Undergraduate students that would have been going to the University New South Wales (UNSW) in Australia were instead given a virtual welcome lecture by university representatives yesterday.
The lecture hosted at Universiti Teknologi Brunei (UTB), was to provide the undergraduate students in Petroleum Engineering, with the necessary information and resources that were available from UNSW, as they were unable to travel to Sydney in time to start their academic year due to the COVID-19 pandemic.
In her opening remarks, Vice-Chancellor of UTB Professor Dr Hajah Zohrah binti Haji Sulaiman said that it was unfortunate that the UNSW students in Brunei were unable to travel to Sydney, but their safety and well-being are the university’s top priority.
She believed that the session was extremely beneficial for the students as they are able to ask questions and be informed on mitigation measures that the Australian High Commission in Brunei Darussalam, UNSW and UTB were developing to assist them whilst they were unable to travel to Australia.
High Commissioner of Australia to Brunei Darussalam Tiffany McDonald said that while Australia welcomes the ongoing partnership between the universities, their priority remains bringing Australian citizens home.
“For now, supporting Australians return home, especially vulnerable Australians, is the Australian Government’s priority.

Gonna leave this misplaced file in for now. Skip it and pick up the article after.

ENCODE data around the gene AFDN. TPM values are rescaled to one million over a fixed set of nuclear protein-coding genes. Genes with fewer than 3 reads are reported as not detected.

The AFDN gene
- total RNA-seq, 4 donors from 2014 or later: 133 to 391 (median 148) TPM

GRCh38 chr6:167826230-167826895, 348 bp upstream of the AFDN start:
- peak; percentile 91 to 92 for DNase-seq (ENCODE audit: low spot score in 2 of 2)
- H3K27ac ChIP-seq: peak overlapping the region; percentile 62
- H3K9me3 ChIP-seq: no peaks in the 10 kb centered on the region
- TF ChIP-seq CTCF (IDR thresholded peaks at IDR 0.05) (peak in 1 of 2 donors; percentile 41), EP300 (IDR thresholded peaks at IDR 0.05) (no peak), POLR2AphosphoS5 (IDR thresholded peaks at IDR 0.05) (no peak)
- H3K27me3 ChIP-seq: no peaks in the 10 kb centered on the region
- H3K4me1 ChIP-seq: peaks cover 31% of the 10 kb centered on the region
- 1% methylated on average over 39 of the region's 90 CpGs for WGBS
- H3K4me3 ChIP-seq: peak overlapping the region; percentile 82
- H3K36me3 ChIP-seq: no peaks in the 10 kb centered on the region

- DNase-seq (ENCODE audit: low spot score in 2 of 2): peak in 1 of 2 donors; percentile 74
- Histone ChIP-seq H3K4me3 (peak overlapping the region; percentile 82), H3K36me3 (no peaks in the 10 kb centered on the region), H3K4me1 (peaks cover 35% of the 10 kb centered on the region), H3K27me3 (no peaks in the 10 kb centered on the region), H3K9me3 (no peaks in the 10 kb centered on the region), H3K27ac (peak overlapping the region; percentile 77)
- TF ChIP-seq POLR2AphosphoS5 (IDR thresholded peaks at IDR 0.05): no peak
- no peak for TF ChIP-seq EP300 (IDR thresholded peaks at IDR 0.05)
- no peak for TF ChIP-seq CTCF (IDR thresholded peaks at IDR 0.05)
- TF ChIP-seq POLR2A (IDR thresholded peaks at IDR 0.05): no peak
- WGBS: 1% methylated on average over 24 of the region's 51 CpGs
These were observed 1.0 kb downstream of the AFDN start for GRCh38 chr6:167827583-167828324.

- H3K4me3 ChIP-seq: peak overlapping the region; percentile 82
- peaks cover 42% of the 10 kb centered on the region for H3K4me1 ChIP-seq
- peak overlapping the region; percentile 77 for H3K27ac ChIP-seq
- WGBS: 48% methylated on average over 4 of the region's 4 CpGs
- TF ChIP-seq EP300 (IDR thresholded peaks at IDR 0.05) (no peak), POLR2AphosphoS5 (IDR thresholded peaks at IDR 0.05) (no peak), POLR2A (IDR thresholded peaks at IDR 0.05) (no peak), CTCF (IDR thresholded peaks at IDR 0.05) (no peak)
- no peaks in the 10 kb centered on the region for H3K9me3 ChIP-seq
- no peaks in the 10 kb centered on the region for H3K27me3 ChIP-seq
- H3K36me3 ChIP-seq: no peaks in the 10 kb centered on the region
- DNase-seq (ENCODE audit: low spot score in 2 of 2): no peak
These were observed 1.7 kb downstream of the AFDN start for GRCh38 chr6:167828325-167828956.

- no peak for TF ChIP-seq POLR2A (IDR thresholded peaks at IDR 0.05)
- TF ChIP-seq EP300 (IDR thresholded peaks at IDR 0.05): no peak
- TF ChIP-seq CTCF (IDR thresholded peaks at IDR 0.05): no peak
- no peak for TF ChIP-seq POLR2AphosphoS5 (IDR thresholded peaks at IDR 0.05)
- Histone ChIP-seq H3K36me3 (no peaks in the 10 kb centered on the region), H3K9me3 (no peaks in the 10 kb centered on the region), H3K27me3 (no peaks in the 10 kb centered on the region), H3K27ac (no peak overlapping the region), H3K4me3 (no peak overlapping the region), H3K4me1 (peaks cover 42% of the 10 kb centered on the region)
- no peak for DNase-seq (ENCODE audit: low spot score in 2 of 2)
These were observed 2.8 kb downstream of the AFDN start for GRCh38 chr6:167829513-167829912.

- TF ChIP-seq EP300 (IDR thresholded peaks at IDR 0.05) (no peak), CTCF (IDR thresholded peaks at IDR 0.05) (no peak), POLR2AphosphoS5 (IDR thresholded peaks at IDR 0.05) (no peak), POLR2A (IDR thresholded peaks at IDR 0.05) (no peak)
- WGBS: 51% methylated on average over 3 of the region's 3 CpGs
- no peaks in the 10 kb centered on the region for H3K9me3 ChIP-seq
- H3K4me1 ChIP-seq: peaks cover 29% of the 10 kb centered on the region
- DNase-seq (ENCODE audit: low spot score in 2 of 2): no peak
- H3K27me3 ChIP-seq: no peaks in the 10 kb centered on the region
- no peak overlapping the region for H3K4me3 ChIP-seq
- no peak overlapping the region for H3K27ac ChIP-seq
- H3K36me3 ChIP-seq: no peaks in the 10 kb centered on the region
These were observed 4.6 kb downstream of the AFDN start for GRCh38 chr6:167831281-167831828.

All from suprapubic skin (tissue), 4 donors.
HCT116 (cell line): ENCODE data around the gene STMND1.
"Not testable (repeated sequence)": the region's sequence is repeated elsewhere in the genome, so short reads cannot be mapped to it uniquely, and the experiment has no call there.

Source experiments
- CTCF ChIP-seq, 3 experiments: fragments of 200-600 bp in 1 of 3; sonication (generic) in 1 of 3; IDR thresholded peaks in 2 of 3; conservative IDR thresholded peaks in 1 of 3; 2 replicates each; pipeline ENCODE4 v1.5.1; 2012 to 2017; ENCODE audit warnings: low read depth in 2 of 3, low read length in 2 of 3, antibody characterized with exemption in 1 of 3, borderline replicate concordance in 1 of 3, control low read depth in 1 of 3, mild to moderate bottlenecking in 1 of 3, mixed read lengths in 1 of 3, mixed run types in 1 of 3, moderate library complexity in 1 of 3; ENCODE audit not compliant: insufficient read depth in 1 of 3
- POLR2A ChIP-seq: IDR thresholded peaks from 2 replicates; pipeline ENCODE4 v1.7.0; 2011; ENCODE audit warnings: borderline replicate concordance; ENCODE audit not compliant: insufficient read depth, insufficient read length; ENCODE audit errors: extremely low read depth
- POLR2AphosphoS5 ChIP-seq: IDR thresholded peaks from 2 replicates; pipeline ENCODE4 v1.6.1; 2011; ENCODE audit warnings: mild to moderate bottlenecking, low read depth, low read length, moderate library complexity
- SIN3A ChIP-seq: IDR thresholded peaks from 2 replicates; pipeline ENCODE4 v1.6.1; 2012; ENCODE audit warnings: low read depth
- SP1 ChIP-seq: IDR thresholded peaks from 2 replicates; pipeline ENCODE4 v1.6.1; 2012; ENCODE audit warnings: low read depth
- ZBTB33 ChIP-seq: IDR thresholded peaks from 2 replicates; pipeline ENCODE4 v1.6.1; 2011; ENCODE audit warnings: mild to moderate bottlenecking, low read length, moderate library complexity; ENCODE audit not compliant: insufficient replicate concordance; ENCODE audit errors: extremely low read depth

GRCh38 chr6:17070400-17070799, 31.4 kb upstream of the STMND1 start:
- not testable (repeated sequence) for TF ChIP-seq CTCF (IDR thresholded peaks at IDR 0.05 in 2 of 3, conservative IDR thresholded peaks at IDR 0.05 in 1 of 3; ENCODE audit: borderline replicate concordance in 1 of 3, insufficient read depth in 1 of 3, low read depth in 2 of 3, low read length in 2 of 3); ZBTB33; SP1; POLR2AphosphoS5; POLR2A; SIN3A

“This means that international student arrivals can only be considered when Australians wishing to come back to Australia have returned in substantial numbers,” said McDonald.
However, she said that Australian universities had made the transition to online learning where practical and had also provided student support services and pastoral care online.
“Australian institutions have a depth of experience in online and distance education through agile teaching and learning practices that respond to the needs of students,” she said.
The high commissioner also spoke on Austrlia and Brunei’s long time cooperation in the
education sector. “Australia and Brunei’s longstanding education links are demonstrated by the growing Australian alumni community in Brunei, which is made up of about 12,000 Bruneians who have studied in Australia.”
McDonald highlighted that the Australian alumni community in Brunei consists of successful professionals, including ministers, Legislative Council members, senior government officials, senior business representatives, and influential creatives, who they engage with on a regular basis.
She also highlighted the continued cooperation between UNSW and UTB added to the academic cooperation between the two countries.
The welcome lectures were conducted by UNSW representatives including the Dean of Engineering Stephan Foster, Head of Minerals and Engineering School Professor Ismet Canbulat and Discipline Leader of Petroleum Engineering Professor Klaus Regenauer-Lieb. Also present at the UTB Lecture Theatre were UTB principal officers, staff and students.